Background: The neurovascular unit encompasses the functional interactions of cerebrovascular and brain parenchymal cells necessary for the metabolic homeostasis of neurons. Previous studies indicated marked but only transient (1-4 h) reactive oxygen species-dependent neurovascular dysfunction in newborn pigs after severe hypoxic/ischemic (H/I) stress contributing to the neuronal injury after birth asphyxia. Objectives: Our major purpose was to determine if neurovascular dysfunction would also occur later, at 24 h after a milder H/I stress. We also tested if the putative hydroxyl radical scavenger hydrogen (H2) exerted neurovascular protection. Methods: Anesthetized, ventilated piglets were assigned to three groups of 9 animals: time control, asphyxia/reventilation with air, and asphyxia/reventilation with air +2.1% H2 for 4 h. Asphyxia was induced by suspending ventilation for 8 min. Cerebrovascular reactivity (CR) of pial arterioles was determined using closed cranial window/intravital microscopy 24 h after asphyxia to the endothelium-dependent cerebrovascular stimulus hypercapnia, the neuronal function-dependent stimulus N-methyl-D-aspartate (NMDA), norepinephrine, and sodium nitroprusside. The brains were subjected to histopathology. Results: Hemodynamic parameters, blood gases, and core temperature did not differ significantly among the experimental groups. In the early reventilation period, the recovery of electroencephalographic activity was significantly better in H2-treated animals. Asphyxia/reventilation severely attenuated CR to hypercapnia and NMDA; however, reactivity to norepinephrine and sodium nitroprusside were unaltered. H2 fully or partially preserved CR to hypercapnia or NMDA, respectively. Histopathology revealed modest neuroprotection afforded by H2. Conclusions: Severe stimulus-selective delayed neurovascular dysfunction develops and persists even after mild H/I stress. H2 alleviates this delayed neurovascular dysfunction that can contribute to its neuroprotective effect.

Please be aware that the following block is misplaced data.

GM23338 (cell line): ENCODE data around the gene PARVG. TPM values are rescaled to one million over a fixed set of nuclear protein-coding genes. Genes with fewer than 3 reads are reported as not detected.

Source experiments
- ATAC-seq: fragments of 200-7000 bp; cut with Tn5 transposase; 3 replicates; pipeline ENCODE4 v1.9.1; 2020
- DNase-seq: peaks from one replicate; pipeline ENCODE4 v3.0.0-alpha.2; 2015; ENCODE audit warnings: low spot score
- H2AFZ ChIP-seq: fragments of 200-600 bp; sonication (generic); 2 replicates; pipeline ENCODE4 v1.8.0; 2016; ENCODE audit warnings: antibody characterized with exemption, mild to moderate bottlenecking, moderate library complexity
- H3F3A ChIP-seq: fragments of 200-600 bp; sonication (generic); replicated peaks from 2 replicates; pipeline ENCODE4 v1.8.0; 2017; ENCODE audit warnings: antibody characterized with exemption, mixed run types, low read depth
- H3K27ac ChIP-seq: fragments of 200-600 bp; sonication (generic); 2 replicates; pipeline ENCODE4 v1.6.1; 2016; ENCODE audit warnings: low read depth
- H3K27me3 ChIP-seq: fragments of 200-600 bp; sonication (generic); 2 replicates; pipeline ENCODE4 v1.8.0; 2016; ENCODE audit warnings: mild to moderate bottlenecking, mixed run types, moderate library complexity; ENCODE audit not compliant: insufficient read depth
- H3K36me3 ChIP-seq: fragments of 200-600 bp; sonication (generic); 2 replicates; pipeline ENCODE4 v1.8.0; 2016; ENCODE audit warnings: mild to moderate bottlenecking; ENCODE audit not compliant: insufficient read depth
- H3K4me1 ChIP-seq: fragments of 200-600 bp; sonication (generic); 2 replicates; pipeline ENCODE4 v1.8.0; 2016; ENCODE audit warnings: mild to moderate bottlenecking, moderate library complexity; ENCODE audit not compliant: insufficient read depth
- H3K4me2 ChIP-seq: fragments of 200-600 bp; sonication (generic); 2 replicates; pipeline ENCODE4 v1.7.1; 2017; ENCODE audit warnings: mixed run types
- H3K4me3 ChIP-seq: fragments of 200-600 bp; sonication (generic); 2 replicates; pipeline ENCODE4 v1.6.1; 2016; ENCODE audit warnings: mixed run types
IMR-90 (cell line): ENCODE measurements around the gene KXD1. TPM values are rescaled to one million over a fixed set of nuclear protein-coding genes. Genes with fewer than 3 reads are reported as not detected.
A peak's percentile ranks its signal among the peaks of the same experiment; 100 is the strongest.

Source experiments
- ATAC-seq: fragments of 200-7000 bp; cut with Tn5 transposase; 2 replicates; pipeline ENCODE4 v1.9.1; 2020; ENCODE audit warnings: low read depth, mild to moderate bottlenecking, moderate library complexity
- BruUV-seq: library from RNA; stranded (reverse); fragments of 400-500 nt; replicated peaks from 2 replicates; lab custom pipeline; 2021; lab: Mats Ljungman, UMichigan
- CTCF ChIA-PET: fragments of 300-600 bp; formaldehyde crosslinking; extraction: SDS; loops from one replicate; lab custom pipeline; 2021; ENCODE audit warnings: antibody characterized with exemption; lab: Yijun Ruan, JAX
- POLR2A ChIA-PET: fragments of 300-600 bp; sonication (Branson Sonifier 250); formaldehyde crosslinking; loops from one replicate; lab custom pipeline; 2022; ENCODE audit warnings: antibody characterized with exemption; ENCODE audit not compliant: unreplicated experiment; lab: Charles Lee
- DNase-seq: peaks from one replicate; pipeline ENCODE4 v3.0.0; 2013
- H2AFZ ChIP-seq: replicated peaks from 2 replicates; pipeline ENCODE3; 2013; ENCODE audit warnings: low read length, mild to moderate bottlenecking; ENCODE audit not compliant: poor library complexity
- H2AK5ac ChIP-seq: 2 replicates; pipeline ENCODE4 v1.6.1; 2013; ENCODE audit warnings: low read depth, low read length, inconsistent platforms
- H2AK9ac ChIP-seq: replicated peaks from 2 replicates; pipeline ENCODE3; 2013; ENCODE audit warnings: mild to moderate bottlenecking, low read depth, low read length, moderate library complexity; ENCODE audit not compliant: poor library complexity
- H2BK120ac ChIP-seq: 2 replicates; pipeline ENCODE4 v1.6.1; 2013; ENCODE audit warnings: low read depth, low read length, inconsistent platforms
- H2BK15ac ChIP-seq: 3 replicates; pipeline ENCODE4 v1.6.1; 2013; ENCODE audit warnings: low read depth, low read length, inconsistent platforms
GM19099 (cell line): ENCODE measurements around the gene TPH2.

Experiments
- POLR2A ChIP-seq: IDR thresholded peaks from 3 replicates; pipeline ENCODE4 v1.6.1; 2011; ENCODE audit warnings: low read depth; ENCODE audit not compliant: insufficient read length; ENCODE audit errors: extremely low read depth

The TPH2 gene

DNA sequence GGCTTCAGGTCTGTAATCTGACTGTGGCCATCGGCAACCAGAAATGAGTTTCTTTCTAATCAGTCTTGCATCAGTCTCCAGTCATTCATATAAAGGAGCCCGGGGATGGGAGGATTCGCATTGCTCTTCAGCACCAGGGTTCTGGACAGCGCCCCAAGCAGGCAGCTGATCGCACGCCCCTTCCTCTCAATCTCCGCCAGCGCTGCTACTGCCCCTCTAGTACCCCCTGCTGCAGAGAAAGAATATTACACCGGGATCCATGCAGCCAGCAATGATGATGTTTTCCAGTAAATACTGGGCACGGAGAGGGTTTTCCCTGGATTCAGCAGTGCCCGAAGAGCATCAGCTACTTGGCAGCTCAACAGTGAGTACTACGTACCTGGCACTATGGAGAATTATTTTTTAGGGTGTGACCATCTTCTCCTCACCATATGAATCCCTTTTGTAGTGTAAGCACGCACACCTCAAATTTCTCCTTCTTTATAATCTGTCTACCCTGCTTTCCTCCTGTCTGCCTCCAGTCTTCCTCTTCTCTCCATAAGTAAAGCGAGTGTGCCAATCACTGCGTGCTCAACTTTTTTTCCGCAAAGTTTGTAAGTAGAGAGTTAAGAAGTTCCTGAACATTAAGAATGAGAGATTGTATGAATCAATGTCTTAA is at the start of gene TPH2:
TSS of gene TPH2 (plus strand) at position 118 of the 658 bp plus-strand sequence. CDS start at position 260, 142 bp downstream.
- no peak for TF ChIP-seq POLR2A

- Cerebrovascular regulation
- Cranial window
- Hypoxic-ischemic encephalopathy
- Pial arteriole
ASJC Scopus subject areas
- Pediatrics, Perinatology, and Child Health
- Developmental Biology